The Royal Baby, Pope Francis and the Rest of the Week in Travel and Health


Britain Royal Baby_Washington PostThe world was all aflutter this week with the news that the Royal Baby (caps required) was born. Prince George Alexander Louis, as you most surely know, is third in line to the English crown. Prince William and Kate are expected to soon be traveling with Baby George, and Meg Nesterov at Gadling offers advice for the royal couple – suitable for all other parents as well – for traveling with baby. No silver spoon required.

Another celeb who has embarked on international travels is Pope Francis, who is visiting Brazil, his first international trip since being elevated to Pope earlier this year. The Associated Press reports on the apparently lax security for the Pope as he makes his way through the streets of Rio; Brazil has had plenty of turmoil in recent weeks with a spate of public protests that have gotten a little testy at times.

July has been a disturbingly eventful month for travel mishaps and accidents around the globe. There was a train crash in France, The Air Asiana disaster in California, a Southwest Airlines nose gear collapse last week, and, this week, the most deadly of all, a train crash in Spain that killed 80 and injured many many more. There isn’t necessarily a lot that travelers can do to avoid these incidents – these are, after all, accidents. But it’s a reminder to be very aware of the situations you put yourself into, particularly when it comes to road travel. And as Rochelle Sobel of the Association for Safe Internal Road Travel told us recently, travelers can control certain aspects of their road safety, such as making sure the driver of your tour bus has … ya know… a driver’s license. A new report from the World Health Organization shows that the world’s roads are far from safe – there are well over one million traffic deaths every year. The WHO reports only 28 countries have comprehensive road safety laws.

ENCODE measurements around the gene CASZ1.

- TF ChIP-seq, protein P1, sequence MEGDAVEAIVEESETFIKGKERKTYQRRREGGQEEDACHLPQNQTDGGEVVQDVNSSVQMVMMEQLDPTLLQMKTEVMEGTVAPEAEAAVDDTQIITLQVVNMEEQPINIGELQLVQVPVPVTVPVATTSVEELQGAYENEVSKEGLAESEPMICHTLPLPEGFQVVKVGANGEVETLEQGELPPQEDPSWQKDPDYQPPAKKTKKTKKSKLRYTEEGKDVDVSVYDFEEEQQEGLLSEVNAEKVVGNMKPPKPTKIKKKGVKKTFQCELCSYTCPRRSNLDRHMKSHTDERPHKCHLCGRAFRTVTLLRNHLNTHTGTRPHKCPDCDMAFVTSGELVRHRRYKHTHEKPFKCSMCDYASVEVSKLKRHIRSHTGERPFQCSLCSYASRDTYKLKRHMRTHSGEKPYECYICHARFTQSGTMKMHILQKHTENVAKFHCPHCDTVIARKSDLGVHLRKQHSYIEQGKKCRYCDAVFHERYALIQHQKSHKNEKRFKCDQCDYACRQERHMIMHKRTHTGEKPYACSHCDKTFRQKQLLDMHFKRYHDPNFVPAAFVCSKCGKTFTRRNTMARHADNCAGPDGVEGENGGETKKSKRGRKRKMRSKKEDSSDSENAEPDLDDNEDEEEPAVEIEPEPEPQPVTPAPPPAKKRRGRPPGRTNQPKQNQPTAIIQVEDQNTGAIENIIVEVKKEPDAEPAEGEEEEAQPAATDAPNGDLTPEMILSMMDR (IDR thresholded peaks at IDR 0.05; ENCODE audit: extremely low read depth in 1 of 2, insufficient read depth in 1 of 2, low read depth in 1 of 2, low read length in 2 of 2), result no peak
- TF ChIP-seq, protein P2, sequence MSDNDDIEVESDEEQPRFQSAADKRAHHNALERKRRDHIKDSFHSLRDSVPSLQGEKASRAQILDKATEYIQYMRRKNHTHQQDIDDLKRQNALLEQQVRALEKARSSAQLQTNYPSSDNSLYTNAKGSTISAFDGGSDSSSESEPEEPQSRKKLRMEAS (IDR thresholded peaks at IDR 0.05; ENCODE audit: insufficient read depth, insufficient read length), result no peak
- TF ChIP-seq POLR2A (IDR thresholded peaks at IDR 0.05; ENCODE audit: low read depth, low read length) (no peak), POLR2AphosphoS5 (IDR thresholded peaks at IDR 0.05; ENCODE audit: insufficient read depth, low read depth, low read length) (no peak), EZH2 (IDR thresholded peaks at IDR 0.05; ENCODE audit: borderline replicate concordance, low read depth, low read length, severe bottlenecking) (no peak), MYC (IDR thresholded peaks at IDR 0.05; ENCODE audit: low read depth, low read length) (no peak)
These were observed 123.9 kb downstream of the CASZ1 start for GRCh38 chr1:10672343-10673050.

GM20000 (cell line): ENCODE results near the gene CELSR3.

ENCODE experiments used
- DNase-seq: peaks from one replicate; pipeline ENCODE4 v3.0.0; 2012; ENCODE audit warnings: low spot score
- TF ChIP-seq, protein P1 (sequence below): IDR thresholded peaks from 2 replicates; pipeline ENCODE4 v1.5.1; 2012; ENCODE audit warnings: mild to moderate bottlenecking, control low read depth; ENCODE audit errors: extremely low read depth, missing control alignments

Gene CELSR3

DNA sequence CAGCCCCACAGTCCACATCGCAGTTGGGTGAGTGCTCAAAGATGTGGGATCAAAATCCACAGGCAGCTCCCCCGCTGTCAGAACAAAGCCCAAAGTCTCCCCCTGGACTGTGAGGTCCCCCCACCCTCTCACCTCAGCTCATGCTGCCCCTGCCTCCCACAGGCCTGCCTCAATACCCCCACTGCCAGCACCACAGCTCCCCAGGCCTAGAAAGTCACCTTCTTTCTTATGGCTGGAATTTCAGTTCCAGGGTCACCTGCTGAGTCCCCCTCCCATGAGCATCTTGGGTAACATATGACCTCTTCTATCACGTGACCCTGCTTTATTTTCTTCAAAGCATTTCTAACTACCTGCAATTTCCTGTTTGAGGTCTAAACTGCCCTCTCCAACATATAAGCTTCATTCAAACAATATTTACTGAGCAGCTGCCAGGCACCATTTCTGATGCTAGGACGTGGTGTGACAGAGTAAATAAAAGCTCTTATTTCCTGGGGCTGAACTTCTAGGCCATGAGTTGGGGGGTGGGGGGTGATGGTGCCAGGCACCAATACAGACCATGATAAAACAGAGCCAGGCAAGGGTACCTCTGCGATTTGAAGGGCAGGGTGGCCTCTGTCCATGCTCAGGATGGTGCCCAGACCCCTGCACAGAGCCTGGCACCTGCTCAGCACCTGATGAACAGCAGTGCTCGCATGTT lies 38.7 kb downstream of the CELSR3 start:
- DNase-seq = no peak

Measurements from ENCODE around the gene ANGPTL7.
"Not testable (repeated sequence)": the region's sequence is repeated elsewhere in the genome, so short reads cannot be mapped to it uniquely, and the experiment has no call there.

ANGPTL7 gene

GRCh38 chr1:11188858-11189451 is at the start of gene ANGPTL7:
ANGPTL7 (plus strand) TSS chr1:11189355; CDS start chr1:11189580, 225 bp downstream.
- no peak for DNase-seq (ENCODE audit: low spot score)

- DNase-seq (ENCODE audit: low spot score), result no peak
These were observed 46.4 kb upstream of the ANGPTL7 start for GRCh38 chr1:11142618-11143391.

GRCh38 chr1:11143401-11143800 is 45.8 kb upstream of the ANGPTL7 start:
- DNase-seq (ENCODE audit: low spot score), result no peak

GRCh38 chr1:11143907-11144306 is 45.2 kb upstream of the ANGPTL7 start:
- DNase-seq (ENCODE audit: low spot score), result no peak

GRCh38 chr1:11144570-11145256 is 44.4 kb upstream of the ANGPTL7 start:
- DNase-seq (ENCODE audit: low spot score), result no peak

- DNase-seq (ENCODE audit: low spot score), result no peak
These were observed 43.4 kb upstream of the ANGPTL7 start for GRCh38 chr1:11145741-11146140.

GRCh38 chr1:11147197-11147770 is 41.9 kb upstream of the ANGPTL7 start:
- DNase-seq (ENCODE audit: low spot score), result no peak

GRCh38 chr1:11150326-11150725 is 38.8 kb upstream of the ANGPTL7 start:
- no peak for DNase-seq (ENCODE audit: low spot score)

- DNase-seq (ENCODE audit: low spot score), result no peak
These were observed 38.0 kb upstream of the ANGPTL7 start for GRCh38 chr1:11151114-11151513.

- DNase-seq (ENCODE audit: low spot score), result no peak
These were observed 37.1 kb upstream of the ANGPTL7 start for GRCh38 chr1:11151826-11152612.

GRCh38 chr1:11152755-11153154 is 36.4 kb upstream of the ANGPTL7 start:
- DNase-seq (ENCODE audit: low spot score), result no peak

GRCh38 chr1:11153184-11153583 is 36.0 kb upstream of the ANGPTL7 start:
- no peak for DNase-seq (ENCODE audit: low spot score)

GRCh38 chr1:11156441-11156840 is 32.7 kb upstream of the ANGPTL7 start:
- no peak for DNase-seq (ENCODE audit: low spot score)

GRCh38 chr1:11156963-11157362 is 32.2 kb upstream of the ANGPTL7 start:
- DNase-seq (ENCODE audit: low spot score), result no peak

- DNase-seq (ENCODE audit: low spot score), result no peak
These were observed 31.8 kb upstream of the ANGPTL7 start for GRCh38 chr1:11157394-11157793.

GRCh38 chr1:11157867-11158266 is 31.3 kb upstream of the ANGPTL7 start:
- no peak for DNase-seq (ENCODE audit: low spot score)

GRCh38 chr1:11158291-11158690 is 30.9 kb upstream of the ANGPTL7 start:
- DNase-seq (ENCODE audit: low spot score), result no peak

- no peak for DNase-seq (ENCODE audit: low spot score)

Mountain climbers and adventure travelers are well aware (or at least they should be) of the dangers of altitude sickness; a great trip can be wrecked and even get dangerous if you aren’t properly conditioned to more than a mile above sea level. As the Wall Street Journal’s Ann Lukits reports, it’s critical that adventurers acclimate themselves to elevation before strenuous activity, and that acclimation should even include beginning your journey by sleeping at higher elevation.

The Guardian’s Bronwen Clune writes with nostalgia about the gutting of the staff of the indispensable travel guide Lonely Planet.

If you enjoy finding that certain thing that nobody else knows about when you’re traveling, here’s a website you must check out: The Atlas Obscura. The Wall Street Journal’s Arnie Cooper reports on this “online compendium of the world’s wondrous and curious places.”

Finally, let’s talk etiquette. The New York Times’ Stephanie Rosenbloom examines just how raucous your behavior needs to be to get you kicked off an airplane. There have been a series of incidents lately with rude passengers being asked to deplane. And at Jaunted, they have the story of some behaviors that probably won’t get you booted from your flight, but are just plain rude and offensive

Please don’t be the guy on the plane with the smelly socks.

Photo from the Washington Post.


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